Gov. Jerry Brown vetoed part of the Budget Act of 2014 (AB 1476) in early September,
denying the state’s public universities heavy funding. The bill would have allocated $100 million
apiece the University of California (UC) and California State University (CSU) systems.
This funding for UC and CSU universities was conditional and dependent on the
outcome of property tax revenues in comparison to projections. The $100 million was originally
incorporated into the legislation to be given to UCs and CSUs; however, the money was
rejected in July once property tax revenues did not exceed expectations. The funds would have
been allotted for deferred maintenance at UC and CSU schools that was deemed critical.
In Brown’s veto message, he wrote that property tax revenues were below budget
estimates and the state couldn’t afford the $200 million this year. The legislative session for the
California state government ended Aug. 31. Governor Brown vetoed the funds shortly after.
“Making investments to maintain the state’s aging infrastructure continues to be a major
priority for my administration, as is paying down the state’s debts and reducing other long-term
liabilities,” Brown said in the veto message. “However, we are nearly one quarter into the fiscal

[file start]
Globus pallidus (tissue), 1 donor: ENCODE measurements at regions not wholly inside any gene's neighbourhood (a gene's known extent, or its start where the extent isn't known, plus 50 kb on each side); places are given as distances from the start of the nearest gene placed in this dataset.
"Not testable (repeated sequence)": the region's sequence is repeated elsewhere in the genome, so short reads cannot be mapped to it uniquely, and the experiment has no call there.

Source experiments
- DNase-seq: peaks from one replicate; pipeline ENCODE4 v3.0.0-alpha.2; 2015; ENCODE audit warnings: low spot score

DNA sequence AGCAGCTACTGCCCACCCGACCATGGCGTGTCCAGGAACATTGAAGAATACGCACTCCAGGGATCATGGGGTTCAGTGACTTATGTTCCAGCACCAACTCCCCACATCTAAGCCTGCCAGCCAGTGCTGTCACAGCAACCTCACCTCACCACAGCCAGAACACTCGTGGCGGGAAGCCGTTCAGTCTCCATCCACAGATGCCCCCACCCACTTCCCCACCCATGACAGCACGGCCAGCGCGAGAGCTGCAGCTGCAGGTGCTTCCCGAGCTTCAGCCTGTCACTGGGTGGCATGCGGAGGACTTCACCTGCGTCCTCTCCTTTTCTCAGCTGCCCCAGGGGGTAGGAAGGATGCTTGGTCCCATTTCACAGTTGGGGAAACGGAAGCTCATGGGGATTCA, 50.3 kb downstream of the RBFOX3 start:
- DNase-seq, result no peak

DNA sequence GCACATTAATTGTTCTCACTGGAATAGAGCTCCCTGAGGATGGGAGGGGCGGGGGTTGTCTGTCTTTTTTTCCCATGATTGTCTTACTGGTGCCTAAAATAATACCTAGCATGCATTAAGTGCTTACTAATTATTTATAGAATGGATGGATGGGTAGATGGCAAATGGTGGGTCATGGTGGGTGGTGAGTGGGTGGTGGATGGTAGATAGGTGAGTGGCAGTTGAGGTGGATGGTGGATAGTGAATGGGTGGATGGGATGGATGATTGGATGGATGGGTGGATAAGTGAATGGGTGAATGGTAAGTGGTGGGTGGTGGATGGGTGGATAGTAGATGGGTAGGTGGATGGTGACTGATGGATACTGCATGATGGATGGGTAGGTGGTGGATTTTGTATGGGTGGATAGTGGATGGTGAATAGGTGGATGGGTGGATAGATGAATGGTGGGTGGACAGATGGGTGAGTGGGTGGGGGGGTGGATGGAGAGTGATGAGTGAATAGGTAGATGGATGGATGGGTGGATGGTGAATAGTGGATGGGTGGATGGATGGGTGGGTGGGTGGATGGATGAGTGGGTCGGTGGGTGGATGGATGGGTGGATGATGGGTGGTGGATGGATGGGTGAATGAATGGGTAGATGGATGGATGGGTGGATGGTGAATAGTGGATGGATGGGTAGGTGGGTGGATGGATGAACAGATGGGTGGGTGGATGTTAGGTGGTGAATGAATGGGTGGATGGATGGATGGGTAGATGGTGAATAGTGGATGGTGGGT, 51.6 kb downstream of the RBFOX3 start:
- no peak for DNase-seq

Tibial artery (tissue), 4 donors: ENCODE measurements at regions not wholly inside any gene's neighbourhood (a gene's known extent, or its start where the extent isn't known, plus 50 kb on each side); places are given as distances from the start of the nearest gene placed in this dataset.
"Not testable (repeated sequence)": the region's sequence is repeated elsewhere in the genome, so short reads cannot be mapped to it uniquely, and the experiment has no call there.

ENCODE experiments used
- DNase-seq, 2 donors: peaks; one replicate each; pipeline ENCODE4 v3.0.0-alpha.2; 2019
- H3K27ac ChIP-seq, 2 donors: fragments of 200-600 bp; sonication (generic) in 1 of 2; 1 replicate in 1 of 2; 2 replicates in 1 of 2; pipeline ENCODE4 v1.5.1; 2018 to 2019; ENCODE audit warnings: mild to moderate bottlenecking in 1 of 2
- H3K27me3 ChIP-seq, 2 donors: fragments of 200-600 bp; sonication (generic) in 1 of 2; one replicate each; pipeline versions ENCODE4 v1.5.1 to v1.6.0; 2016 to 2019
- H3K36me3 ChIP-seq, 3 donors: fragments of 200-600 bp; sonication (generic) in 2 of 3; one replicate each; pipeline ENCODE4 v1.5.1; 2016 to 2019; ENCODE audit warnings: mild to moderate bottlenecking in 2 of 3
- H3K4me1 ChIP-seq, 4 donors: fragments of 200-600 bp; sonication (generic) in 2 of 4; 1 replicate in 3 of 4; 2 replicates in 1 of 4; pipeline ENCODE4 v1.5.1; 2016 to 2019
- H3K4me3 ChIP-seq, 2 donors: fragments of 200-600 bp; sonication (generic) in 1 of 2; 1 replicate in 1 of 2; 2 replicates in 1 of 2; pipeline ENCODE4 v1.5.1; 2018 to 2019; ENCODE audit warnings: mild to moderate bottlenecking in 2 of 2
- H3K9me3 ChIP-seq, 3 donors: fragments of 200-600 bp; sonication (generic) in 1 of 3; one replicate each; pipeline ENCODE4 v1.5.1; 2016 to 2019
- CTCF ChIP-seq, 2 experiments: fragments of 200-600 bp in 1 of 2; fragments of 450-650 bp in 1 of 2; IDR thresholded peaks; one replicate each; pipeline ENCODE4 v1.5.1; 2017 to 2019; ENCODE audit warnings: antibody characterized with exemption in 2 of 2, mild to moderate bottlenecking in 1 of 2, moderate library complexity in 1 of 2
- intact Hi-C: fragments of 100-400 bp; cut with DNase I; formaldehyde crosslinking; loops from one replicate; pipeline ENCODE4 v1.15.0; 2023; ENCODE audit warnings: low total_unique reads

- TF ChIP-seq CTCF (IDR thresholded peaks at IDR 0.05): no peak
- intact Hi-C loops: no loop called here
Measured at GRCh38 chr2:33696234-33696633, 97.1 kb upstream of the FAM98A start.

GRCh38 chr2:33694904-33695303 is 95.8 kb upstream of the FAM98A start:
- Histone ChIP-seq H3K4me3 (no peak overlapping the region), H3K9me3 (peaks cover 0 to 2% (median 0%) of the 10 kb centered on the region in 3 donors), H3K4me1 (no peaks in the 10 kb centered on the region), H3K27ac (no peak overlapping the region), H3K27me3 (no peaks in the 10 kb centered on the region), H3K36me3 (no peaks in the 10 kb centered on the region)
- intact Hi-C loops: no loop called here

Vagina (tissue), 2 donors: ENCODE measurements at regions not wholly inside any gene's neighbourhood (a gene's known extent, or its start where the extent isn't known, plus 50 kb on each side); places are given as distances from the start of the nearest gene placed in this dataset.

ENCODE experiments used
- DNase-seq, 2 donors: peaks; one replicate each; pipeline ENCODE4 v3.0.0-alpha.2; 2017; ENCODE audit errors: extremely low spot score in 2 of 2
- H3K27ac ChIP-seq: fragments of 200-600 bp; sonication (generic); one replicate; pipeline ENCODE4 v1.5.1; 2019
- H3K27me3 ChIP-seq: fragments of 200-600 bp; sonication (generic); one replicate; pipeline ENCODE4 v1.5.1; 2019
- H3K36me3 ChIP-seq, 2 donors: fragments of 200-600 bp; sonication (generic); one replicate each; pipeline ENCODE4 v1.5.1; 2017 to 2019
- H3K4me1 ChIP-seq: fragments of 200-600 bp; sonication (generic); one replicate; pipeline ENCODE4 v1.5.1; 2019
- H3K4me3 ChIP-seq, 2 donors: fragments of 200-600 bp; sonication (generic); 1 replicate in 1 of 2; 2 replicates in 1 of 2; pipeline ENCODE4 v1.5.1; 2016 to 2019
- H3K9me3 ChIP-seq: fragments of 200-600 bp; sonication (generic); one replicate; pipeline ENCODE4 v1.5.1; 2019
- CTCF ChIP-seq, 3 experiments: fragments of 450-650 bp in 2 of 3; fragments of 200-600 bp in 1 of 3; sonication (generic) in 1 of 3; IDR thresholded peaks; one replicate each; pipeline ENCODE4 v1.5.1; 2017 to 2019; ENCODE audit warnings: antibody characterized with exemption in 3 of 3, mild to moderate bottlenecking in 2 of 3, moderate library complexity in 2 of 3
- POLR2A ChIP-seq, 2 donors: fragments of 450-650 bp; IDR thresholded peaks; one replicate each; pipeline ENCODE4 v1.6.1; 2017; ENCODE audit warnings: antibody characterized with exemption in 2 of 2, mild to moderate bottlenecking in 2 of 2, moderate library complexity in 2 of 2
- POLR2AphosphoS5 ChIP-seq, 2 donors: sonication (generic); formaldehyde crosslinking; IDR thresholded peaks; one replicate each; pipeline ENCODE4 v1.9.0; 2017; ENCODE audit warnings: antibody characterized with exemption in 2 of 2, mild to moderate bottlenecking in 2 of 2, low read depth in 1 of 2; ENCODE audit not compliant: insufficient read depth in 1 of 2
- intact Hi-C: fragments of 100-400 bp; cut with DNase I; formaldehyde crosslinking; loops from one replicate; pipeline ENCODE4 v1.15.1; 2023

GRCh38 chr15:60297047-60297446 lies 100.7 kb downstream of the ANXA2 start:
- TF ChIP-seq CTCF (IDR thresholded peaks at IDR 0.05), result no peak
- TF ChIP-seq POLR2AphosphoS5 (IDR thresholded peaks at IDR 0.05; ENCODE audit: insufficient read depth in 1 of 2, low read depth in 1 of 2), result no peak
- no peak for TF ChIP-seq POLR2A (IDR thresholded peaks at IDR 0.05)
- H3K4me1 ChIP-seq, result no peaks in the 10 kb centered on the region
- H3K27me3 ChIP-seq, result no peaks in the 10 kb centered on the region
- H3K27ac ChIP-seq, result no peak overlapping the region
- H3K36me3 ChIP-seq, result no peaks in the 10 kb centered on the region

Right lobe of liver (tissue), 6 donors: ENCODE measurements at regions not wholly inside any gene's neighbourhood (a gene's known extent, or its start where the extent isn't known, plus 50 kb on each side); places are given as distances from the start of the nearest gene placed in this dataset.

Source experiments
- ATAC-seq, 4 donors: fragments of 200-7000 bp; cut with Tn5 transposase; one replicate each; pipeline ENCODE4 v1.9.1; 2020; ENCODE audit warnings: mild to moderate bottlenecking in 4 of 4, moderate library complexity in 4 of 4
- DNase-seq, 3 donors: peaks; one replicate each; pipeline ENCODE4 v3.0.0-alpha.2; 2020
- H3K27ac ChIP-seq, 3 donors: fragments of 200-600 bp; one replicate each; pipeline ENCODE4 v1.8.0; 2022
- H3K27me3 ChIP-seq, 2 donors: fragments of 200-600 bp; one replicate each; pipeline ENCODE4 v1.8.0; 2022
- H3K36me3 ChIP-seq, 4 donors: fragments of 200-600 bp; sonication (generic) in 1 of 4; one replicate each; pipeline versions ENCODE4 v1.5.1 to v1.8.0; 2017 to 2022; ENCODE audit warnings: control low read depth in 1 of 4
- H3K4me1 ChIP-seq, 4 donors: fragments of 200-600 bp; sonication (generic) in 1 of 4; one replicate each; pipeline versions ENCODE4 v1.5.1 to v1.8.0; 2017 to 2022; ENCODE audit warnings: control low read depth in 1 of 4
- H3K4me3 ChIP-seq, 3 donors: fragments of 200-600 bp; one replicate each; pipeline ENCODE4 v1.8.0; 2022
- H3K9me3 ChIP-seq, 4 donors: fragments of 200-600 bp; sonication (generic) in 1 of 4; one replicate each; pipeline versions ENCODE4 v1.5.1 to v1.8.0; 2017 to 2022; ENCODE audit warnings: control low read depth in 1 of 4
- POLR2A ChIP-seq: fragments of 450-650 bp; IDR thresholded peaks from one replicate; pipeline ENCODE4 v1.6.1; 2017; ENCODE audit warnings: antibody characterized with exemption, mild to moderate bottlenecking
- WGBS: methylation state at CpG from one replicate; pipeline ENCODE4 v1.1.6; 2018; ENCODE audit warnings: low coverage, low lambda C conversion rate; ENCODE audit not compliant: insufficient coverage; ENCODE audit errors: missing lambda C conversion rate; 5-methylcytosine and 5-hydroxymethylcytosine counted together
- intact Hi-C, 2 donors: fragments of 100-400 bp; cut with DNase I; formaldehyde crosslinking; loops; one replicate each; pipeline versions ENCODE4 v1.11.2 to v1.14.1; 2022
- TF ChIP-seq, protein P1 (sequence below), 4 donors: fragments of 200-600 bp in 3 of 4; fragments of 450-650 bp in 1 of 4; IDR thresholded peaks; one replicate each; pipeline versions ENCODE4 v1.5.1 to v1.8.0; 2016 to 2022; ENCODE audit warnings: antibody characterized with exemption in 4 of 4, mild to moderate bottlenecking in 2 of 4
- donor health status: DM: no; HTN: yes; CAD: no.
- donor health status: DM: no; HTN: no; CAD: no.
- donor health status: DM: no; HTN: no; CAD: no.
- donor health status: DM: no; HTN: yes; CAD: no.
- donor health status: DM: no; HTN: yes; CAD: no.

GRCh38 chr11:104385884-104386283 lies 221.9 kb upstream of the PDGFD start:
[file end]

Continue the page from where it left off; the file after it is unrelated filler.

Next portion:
year now and we should not commit additional General Fund monies of this magnitude when
we are facing unanticipated costs such as fighting the state’s extreme wildfires.”
The UC and CSU systems have repeatedly lobbied for funds greater than those
mentioned in Brown’s January budget proposal but have not been successful.
After the nullification of the funds for higher education in July, Speaker of the Assembly,
Toni Atkins (D-San Diego), added similar language to the Budget Act of 2014 to reestablish a
method for state universities to receive funding for deferred maintenance. Because General
Fund revenues exceeded projections by $400 million, the Assembly sought to restore the
funding that was desperately needed. Atkins’ efforts were also quelled by the Governor’s veto.
“Given California’s continued economic rebound, we disagree with denying this funding
simply because the money involved comes from Pot B instead of Pot A,” Atkins said in an article
that appeared in the Sacramento Bee.
Brown signed various other pieces of legislation regarding education in California the
same day he denied UC’s and CSU’s $100 million each. He signed a bill that would require high
schools to submit student grade point averages electronically to the the California Student Aid
Commission to enable greater access to the state’s Cal Grants scholarship program.
Chancellor Linda P.B. Katehi expressed her disappointment in Governor Brown’s veto of
“We were disappointed with the governor’s veto and hope to work closely with him on
next year’s budget to secure the resources needed to meet our shared goals of affordability,
access and quality.” she said.
— LAURA FITZGERALD